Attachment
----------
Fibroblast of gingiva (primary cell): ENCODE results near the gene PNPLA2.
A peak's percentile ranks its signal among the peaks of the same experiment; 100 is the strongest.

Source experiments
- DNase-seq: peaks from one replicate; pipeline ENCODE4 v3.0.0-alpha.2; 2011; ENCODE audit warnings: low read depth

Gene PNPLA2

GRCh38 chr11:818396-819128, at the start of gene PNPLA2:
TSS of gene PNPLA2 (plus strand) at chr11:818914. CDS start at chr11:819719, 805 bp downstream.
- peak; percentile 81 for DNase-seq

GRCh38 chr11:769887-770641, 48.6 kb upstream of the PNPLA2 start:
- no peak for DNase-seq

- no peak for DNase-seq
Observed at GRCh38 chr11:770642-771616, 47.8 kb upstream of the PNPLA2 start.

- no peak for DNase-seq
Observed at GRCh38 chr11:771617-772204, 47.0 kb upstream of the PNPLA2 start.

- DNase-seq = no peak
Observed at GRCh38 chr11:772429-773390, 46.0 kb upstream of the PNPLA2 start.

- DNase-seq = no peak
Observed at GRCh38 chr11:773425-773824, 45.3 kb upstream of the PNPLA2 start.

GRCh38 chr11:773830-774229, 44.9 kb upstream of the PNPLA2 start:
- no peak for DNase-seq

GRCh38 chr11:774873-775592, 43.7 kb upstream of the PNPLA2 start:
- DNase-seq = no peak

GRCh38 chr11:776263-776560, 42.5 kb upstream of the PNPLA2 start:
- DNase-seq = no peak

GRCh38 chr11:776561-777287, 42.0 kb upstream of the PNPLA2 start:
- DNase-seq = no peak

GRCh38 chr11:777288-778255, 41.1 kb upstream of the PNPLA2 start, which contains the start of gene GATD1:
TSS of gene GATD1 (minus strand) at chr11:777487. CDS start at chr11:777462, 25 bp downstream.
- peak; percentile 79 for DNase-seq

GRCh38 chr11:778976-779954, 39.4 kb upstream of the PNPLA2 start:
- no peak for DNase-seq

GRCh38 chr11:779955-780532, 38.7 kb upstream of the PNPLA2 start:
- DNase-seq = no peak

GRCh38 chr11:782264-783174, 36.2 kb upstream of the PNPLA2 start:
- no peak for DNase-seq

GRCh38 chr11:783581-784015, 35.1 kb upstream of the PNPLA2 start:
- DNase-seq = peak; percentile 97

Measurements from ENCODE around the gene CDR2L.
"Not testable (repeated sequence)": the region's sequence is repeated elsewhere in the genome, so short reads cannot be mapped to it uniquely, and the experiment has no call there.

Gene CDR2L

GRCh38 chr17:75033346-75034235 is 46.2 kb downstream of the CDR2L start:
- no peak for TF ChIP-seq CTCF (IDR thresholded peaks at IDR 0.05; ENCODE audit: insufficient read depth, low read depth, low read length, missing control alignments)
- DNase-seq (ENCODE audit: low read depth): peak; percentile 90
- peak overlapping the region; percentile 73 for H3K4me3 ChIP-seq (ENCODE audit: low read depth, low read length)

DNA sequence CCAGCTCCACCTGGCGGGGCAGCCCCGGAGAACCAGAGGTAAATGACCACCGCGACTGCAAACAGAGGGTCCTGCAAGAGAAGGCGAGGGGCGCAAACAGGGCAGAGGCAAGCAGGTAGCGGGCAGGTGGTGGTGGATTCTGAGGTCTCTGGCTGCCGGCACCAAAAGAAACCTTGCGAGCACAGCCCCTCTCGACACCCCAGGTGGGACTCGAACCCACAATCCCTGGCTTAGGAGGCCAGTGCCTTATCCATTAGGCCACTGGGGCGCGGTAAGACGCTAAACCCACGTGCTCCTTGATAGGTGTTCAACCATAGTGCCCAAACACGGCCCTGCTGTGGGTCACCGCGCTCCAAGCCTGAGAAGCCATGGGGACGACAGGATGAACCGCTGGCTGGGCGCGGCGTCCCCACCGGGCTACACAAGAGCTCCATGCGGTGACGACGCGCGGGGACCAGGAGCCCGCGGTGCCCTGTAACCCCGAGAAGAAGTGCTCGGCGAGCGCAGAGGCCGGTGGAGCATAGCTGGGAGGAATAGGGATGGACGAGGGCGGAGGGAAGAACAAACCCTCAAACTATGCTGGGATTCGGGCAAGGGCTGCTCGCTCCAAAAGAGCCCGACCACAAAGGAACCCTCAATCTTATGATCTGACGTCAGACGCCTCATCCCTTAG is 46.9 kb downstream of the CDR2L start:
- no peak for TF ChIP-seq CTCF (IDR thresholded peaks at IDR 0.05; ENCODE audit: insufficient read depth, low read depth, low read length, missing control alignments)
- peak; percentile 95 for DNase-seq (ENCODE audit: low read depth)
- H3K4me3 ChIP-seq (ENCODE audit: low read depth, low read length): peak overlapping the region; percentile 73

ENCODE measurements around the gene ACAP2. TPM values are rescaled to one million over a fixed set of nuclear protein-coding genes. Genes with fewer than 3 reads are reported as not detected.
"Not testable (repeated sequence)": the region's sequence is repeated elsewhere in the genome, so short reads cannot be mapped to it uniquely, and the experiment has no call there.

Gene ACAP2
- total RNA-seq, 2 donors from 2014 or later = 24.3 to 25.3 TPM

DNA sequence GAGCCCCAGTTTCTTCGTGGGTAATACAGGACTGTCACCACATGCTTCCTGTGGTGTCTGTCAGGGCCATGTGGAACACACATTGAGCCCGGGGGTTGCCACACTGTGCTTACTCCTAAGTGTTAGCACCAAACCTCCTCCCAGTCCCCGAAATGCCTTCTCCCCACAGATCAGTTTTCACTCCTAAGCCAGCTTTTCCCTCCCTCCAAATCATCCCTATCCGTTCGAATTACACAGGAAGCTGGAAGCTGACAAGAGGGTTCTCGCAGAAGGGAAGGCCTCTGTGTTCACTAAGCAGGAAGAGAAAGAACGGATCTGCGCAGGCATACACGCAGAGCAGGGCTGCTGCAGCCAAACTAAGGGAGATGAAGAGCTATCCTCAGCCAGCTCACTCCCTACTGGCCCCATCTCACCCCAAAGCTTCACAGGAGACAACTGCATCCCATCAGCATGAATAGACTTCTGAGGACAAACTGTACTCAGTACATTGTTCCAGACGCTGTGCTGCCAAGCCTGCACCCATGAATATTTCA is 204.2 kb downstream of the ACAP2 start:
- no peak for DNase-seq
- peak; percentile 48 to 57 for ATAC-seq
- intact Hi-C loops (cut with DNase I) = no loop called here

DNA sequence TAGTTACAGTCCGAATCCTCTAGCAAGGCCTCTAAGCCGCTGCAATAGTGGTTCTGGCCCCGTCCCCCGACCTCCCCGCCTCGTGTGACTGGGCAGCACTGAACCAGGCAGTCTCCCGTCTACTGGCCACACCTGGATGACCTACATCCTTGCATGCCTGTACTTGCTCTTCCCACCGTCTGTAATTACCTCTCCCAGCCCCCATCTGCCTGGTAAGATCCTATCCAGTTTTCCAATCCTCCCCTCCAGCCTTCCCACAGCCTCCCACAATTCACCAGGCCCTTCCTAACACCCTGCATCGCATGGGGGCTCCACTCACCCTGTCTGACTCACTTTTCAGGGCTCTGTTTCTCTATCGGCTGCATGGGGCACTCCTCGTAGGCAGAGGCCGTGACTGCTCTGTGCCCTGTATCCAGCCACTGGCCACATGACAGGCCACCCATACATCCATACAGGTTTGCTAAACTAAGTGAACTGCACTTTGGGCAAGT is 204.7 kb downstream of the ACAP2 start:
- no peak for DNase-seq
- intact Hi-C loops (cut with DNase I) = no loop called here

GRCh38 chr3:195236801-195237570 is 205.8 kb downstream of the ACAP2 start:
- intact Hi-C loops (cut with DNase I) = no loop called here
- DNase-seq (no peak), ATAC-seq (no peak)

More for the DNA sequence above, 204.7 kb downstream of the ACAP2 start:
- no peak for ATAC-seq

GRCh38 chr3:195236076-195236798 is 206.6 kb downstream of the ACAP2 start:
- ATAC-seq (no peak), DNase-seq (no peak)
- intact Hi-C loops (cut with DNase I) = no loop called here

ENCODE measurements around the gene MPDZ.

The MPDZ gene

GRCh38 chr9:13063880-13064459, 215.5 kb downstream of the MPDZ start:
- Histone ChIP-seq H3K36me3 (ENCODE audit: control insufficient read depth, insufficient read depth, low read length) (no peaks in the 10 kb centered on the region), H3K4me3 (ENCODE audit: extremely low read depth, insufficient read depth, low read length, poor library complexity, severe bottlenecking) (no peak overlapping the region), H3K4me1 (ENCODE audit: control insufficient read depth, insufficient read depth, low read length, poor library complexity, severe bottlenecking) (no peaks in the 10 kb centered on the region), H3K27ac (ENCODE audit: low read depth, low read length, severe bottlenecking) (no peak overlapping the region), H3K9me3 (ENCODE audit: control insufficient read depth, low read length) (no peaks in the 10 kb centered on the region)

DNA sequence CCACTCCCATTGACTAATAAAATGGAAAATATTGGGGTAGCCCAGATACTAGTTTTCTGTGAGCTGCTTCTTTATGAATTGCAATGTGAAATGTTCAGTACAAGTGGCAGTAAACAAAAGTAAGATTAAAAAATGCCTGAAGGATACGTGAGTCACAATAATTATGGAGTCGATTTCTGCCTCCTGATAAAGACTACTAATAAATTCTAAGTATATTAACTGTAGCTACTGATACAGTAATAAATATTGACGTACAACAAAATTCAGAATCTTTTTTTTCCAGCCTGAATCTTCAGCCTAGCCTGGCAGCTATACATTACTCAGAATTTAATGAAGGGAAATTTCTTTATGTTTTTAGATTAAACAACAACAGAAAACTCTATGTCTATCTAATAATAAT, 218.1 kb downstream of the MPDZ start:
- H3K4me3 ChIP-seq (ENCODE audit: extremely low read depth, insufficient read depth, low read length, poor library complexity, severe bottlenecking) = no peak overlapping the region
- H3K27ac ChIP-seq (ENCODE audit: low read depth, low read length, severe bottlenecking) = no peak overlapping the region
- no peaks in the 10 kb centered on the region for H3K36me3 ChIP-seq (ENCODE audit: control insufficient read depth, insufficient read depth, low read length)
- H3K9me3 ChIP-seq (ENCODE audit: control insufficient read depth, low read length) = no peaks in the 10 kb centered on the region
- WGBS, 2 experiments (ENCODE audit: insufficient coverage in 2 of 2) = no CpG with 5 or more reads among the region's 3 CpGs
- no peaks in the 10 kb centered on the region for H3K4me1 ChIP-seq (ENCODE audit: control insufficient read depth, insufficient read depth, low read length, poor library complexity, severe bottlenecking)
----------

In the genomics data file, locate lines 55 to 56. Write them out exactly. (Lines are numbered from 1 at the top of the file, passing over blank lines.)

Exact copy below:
- peak; percentile 48 to 57 for ATAC-seq
- intact Hi-C loops (cut with DNase I) = no loop called here